Alito’s point was that “the use of longer term GPS monitoring in investigations of most offenses impinges on expectations of privacy.”
“For such offenses,” he wrote, “society’s expectation has been that law enforcement agents and others would not — and indeed, in the main, simply could not — secretly monitor and catalogue every single movement of an individual’s car for a very long period.”
He was joined by Justices Ruth Bader Ginsburg, Stephen G. Breyer and Elena Kagan.
The key to the court’s more narrow decision on the case seemed to be Sotomayor. She praised Alito’s “incisively” written concurrence and expressed the most concern about the loss of personal privacy. But she said the government’s intrusion on Jones’s property was enough to decide the case, and “resolution of these difficult questions” could wait.
The Supreme Court’s decision Monday upheld a panel of the U.S. Court of Appeals for the D. C. Circuit that said Jones’s conviction must be reversed — although it, like Alito, was concerned about the length of the surveillance. Jones remains imprisoned while prosecutors decide whether to retry him.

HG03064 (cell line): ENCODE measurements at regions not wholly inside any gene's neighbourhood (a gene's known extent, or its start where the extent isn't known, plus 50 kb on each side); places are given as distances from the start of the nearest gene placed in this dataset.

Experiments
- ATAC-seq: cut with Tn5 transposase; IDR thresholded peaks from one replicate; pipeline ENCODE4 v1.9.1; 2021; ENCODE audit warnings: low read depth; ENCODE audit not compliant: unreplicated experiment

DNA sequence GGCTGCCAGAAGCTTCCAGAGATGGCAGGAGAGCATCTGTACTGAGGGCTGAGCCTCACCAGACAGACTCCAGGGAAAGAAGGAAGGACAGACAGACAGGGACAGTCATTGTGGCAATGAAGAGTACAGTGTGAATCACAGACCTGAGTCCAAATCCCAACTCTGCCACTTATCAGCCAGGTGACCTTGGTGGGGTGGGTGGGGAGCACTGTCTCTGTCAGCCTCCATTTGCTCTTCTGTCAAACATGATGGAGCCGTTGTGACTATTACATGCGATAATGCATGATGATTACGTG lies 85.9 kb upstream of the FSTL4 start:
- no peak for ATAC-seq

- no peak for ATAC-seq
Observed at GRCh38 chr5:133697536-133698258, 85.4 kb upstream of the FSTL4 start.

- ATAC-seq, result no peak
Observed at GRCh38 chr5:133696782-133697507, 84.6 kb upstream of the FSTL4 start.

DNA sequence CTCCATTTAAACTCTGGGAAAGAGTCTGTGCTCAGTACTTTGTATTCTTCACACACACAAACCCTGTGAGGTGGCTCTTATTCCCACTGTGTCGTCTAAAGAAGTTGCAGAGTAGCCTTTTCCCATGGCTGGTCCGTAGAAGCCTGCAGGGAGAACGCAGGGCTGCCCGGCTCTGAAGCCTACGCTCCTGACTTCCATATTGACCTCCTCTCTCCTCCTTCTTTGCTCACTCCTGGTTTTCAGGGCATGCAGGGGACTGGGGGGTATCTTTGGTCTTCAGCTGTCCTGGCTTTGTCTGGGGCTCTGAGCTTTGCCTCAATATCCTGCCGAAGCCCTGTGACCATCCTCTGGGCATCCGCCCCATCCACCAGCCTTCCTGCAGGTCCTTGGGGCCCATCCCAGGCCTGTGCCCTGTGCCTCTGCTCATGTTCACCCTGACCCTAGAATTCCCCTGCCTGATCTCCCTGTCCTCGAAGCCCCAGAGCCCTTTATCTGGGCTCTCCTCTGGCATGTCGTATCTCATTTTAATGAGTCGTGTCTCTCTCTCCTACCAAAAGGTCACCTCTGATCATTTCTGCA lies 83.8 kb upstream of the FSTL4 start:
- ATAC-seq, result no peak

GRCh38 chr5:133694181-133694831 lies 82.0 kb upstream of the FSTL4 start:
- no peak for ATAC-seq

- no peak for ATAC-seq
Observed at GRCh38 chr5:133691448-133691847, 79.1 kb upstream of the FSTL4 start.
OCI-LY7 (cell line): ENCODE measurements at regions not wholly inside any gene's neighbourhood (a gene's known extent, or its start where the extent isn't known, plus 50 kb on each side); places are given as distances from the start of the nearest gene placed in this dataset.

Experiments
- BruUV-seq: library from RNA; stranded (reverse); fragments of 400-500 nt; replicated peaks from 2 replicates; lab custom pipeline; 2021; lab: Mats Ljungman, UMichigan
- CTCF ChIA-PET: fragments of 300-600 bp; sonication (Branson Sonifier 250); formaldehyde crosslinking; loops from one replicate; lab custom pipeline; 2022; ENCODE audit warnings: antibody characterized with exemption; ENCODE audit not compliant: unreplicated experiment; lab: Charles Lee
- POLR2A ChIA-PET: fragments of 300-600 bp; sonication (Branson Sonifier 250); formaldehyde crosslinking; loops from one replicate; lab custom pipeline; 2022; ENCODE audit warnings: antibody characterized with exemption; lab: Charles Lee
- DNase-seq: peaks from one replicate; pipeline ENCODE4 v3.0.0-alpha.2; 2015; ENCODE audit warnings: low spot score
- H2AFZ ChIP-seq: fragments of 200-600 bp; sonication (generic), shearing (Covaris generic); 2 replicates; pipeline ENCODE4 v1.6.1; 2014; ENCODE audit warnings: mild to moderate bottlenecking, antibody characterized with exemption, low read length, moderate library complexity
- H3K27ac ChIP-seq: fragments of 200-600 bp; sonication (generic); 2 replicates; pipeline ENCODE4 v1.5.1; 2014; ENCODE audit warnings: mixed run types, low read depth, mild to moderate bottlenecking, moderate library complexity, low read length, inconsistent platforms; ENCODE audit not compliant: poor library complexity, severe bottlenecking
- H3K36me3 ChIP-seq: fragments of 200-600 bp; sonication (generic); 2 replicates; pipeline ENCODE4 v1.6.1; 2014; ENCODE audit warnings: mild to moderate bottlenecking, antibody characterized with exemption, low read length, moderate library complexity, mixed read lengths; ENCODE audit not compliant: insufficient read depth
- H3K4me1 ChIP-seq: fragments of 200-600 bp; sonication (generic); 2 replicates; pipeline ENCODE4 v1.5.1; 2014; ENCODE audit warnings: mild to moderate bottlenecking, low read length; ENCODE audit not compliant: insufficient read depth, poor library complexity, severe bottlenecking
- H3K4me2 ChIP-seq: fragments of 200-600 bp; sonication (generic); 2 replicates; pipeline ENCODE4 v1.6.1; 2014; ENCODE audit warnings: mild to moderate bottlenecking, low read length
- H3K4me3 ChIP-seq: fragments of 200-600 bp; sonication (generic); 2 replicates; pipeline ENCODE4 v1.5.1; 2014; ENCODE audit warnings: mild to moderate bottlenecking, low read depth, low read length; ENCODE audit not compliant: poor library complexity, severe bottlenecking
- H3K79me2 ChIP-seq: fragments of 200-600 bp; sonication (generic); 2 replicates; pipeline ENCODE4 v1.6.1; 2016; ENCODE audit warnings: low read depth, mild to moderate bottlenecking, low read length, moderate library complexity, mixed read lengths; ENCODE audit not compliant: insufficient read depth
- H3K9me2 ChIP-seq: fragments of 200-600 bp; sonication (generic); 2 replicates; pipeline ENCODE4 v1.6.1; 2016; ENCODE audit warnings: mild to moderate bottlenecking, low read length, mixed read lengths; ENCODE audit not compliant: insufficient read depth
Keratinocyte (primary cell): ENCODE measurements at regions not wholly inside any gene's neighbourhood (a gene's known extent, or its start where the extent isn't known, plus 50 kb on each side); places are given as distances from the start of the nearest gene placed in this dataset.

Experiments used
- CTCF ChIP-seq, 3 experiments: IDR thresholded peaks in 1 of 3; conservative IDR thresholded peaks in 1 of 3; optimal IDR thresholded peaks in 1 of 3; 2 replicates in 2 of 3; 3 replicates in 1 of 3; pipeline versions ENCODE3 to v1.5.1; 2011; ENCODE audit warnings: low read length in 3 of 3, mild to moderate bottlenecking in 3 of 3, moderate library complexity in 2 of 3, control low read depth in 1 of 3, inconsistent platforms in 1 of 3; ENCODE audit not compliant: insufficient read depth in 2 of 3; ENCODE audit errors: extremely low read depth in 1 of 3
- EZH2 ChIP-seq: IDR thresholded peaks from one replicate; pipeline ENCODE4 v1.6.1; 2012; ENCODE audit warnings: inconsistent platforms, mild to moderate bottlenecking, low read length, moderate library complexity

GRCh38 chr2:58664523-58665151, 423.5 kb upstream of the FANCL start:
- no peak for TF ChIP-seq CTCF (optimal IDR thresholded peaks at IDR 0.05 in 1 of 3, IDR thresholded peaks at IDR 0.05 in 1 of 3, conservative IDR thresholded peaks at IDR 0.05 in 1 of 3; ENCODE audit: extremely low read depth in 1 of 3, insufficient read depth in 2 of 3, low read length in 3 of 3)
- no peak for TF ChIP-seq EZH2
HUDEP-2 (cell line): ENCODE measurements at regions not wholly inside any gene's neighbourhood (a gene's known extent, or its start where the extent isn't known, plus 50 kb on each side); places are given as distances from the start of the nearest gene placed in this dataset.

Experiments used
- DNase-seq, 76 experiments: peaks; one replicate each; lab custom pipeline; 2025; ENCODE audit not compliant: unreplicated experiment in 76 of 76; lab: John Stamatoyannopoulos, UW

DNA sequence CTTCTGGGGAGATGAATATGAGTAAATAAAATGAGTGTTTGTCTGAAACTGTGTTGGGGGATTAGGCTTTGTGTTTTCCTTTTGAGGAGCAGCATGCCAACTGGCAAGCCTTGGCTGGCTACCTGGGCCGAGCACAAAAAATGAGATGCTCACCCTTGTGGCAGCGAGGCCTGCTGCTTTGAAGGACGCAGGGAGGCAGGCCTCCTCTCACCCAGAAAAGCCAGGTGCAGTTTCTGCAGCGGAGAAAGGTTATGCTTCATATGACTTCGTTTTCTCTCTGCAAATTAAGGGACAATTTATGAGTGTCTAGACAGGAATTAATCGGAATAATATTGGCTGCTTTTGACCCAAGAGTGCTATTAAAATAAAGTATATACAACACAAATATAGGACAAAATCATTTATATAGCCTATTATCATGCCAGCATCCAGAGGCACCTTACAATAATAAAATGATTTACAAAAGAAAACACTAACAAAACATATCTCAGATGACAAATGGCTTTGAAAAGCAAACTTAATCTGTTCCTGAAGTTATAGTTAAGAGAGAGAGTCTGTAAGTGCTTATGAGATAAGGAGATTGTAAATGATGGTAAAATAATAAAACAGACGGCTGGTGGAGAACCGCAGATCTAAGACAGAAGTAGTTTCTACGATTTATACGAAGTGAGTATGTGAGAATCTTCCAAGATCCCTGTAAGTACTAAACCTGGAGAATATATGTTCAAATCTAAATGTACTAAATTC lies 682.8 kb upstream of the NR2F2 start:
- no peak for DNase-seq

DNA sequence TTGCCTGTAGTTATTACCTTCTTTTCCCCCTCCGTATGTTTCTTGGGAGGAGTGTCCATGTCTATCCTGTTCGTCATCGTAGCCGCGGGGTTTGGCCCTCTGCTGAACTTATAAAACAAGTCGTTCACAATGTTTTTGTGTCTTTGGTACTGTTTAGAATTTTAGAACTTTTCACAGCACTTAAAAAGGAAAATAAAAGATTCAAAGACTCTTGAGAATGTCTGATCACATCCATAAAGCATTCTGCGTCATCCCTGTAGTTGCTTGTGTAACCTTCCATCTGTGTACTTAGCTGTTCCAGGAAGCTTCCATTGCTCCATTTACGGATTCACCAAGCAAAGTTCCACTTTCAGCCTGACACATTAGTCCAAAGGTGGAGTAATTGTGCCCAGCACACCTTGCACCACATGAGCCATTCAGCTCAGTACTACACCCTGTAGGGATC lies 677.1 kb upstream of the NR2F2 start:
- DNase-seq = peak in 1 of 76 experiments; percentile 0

Law enforcement could have avoided the issue in 2005 if officers had more closely followed the instructions of a judge who issued a warrant authorizing the use of the GPS device. The judge said it had to be installed within 10 days while Jones’s Jeep was in Washington. Instead, it was installed after 11 days, while the vehicle was in Maryland.
“The U.S. Attorney’s Office for the District of Columbia is carefully reviewing the court’s opinion and evaluating its options,” a spokesman said in a statement. “Beyond that, the office has no comment at this time.”
A. Eduardo Balarezo, who represented Jones in his initial case and his retrial, said the GPS evidence was “highly critical” to the government’s case because it linked Jones to a Fort Washington stash house, where police and FBI agents found nearly $1 million in cash almost 100 kilos of cocaine.
The case is
United States v. Jones
Staff writer Keith Alexander contributed to this report.